Each base station periodically transmits a training sequence (SCH). Specifically, in GSM, the SCH is transmitted five times in each multiframe of the BCCH, in TDMA frames 01, 11, 21, 31, and 41. This training sequence corresponds to a sequence stored in the mobile unit, which is arranged to identify correlations between the stored sequence and the BCCH transmissions, thereby allowing the mobile unit and base station to be synchronised and an estimate of the signal quality to be made.
FIG. 3 illustrates a phenomenon known as “multipathing”. In a typical environment radio signals may propagate between a base station A and a mobile unit M by a number of different paths, as a result of reflections and refraction caused by buildings and other obstructions. These paths are, in general, of different length; for example a direct path 41 is shorter than a path 42 reflected by a building 40. The correlation of the training sequence may therefore identify more than one correlation, occurring at different times. This is illustrated in FIG. 4, in which there is a first correlation 31 at time t31 and a second, stronger correlation 32 at time t32. This situation can occur when the direct path 41 is subject to attenuation, for example by foliage, and the in direct path 42 is not attenuated. In the example of FIG. 3, a strong indirect signal 42 will occur if the building 40 is a good reflector of radio waves.
For the purpose of assessing suitability for handover, and synchronising with a base station, the strongest correlation 32 would be used, even though this corresponds to a longer path 42 than the earlier, weaker correlation 31. However, for the purpose of position identification, the straight line distance from the base station is required and so the time of arrival of the first correlation 31 is used, and not the strongest correlation 32. The first correlation may itself relate to a reflected signal, if there is no direct line of sight path, but it will nevertheless be the closest to the time a direct signal would have arrived.
The mobile unit M identifies from the respective BCCHs the times of arrival TB, TC, TD, TE of the first instance of the training sequence from each nearby base station B, C, D, E and compares them with the time of arrival TA of the training sequence from the serving base station A, to identify time intervals T1=TB−TA; T2=TC−TA; T3=TD−TA; T4=TE−TA. These intervals can be measured accurately by counting the number of digital bits which occur between the arrivals of these signals. This gives an accuracy of the order of 1 microsecond. The intervals will be different, as a result of three factors: difference in path length; different relative frame offsets; and transmission in different frames. It is first necessary to eliminate the latter two factors in order to determine the differences in path length.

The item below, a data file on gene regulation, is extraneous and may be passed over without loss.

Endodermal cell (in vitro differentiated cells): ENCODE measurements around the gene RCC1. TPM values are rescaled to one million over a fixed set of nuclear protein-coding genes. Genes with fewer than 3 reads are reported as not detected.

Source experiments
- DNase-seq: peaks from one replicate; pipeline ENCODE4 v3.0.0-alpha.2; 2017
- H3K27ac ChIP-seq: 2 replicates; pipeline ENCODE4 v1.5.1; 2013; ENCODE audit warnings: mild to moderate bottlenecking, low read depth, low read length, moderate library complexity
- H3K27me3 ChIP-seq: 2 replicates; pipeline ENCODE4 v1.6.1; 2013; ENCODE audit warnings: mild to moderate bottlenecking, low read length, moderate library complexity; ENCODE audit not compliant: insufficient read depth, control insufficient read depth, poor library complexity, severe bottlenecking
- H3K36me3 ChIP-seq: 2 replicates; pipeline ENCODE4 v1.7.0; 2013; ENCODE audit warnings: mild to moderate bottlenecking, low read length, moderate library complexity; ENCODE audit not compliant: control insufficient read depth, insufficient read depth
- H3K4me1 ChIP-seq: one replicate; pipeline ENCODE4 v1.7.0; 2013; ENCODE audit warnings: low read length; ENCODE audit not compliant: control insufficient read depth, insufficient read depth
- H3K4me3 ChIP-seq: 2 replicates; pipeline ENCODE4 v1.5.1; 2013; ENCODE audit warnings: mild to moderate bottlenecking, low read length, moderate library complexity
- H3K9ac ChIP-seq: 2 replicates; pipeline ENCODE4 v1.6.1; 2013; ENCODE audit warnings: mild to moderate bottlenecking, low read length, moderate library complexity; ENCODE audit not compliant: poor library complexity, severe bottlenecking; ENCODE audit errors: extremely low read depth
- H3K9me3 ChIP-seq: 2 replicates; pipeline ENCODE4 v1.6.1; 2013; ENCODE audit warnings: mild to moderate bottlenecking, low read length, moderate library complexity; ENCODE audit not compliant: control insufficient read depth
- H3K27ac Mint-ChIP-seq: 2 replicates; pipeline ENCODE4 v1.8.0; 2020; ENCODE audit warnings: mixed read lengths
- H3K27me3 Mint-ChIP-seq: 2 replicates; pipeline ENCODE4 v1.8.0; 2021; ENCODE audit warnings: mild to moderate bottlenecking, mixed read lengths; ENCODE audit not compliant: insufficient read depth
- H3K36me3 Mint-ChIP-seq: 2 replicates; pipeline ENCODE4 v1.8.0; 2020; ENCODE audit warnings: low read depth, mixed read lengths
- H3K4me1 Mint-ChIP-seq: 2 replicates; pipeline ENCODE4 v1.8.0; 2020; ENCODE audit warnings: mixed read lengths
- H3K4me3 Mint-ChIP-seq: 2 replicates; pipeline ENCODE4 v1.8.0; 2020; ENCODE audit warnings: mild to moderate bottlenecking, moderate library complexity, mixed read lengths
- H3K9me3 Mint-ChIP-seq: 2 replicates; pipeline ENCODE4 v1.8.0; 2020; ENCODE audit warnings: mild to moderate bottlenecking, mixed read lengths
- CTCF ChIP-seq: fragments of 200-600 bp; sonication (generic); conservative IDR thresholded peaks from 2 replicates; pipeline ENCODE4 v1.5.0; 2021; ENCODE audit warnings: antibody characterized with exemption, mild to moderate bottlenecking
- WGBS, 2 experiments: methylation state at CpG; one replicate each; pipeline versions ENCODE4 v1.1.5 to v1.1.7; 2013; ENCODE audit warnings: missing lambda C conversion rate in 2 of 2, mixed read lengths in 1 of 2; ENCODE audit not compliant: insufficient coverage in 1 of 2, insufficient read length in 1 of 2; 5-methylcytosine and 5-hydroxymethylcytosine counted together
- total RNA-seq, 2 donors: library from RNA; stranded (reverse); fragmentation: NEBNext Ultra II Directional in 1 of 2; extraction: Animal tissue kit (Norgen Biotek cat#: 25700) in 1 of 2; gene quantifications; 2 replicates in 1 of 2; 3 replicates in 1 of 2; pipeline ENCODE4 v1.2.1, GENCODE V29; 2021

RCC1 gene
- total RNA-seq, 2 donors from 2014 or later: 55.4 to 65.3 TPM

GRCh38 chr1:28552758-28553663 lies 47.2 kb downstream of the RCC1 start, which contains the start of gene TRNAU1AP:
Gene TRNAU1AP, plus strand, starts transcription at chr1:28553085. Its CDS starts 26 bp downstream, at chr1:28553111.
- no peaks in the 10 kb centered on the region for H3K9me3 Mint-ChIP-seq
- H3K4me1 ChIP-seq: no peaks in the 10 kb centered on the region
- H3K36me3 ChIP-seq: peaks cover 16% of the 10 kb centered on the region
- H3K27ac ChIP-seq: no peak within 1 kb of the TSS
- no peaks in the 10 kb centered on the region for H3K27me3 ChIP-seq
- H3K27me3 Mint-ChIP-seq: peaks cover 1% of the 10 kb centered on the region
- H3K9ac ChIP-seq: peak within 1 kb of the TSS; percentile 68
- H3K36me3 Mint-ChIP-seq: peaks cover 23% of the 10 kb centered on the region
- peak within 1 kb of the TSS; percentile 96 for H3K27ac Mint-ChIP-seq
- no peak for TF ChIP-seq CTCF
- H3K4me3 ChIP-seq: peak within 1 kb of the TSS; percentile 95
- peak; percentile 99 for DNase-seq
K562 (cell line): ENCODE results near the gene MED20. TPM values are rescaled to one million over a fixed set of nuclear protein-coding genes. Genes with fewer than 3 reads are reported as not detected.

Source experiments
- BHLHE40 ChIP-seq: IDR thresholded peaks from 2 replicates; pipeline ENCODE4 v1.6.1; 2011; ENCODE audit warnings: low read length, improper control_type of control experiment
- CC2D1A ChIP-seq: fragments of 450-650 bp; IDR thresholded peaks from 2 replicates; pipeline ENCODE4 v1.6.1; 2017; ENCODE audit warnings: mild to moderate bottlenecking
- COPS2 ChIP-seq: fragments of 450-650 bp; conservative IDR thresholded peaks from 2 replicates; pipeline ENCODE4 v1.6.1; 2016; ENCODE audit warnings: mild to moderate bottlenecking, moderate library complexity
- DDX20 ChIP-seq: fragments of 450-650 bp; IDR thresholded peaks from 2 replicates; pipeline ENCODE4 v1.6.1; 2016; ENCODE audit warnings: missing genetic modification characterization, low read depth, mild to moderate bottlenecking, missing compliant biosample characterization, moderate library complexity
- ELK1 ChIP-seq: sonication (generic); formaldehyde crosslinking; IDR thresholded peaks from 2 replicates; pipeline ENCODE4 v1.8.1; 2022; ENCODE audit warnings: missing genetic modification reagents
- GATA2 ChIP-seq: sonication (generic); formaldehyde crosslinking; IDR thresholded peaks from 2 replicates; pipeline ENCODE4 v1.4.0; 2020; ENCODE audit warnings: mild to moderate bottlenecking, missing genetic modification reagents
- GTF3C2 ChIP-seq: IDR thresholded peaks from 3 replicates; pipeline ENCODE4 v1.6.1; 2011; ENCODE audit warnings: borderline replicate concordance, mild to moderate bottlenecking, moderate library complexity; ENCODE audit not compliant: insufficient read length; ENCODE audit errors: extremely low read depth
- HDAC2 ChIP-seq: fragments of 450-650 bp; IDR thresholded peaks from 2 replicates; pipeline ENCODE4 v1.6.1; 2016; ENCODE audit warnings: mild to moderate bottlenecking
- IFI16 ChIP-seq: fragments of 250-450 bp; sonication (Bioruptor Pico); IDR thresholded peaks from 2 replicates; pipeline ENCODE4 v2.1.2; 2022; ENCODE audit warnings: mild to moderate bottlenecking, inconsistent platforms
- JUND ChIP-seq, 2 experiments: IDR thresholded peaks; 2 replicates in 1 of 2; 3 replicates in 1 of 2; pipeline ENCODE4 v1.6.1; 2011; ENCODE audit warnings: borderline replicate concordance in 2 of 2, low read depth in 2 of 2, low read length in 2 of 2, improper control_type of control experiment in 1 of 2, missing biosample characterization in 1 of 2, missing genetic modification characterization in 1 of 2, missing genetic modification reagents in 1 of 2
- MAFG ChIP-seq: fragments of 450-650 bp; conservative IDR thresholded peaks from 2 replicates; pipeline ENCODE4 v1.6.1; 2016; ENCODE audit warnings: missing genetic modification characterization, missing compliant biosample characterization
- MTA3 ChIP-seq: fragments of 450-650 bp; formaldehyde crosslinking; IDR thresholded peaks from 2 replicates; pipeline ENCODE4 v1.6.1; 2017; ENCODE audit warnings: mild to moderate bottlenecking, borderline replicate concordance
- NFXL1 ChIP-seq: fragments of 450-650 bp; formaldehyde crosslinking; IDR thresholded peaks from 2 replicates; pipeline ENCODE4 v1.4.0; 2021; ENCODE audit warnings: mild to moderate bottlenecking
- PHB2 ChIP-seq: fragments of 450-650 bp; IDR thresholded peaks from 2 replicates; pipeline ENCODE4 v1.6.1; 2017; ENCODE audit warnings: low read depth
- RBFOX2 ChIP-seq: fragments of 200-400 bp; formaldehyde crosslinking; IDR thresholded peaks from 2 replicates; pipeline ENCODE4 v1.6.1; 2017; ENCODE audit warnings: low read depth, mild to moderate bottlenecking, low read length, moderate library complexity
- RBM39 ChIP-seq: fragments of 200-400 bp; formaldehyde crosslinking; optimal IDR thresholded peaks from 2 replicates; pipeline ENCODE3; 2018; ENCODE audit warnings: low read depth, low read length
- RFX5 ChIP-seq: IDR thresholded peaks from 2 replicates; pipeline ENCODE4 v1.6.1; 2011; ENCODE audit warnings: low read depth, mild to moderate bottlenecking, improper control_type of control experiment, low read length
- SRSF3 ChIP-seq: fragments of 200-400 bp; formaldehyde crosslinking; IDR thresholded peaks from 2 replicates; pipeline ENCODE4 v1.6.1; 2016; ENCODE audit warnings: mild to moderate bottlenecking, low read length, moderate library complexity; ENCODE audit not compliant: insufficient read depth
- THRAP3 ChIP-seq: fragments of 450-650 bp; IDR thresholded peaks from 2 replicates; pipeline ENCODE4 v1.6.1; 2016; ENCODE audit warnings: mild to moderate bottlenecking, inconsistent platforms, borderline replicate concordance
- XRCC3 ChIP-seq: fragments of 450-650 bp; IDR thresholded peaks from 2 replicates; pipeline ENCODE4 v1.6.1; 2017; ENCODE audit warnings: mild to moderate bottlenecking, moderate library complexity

Each base station transmits the same synchronisation training sequence five times in every control channel multiframe, that is at a time interval tF. Since the mobile unit monitors control channel multiframes as a method of pre-synchronisation it will not always identify correlations from all the base stations A, B, C, D, E on the same part of the multiframe cycle structure. However, the time difference tF between synchronisation frames (SCH) within the control channel multiframe is approximately 46 msec in which time a radio wave will propagate approximately 13,800 km, therefore multiples of the frame length can easily be eliminated.
The different offsets of SCH within the mutiframe can be allowed for by measuring, at each base station, the time of transmission of the control channel mutiframe sequence relative to a universal reference such as the GPS synchronisation signal. The serving base station A transmits over the BCCH a signal representing the offsets of the neighbouring base stations (relative either to the universal reference or, preferably, relative to its own transmissions), thus allowing these offsets to be compensated for.
In this way a time difference t1=T1−(n1tF+QB) can be derived, where Qs is the offset of base station B relative to base station A, tF is the frame length, and n1 is an integer in normal circumstances selected such that the magnitude of t1 is a minimum. GPS provides time signals accurate to 50 nanoseconds, and this may be used at the base stations to provide the timing information required to determine the offset values Q. The frame length tF is a constant of the system. The accuracy of the value of t1 is therefore determined largely by the accuracy with which T1 is measured (typically of the order of 1 microsecond, as already discussed).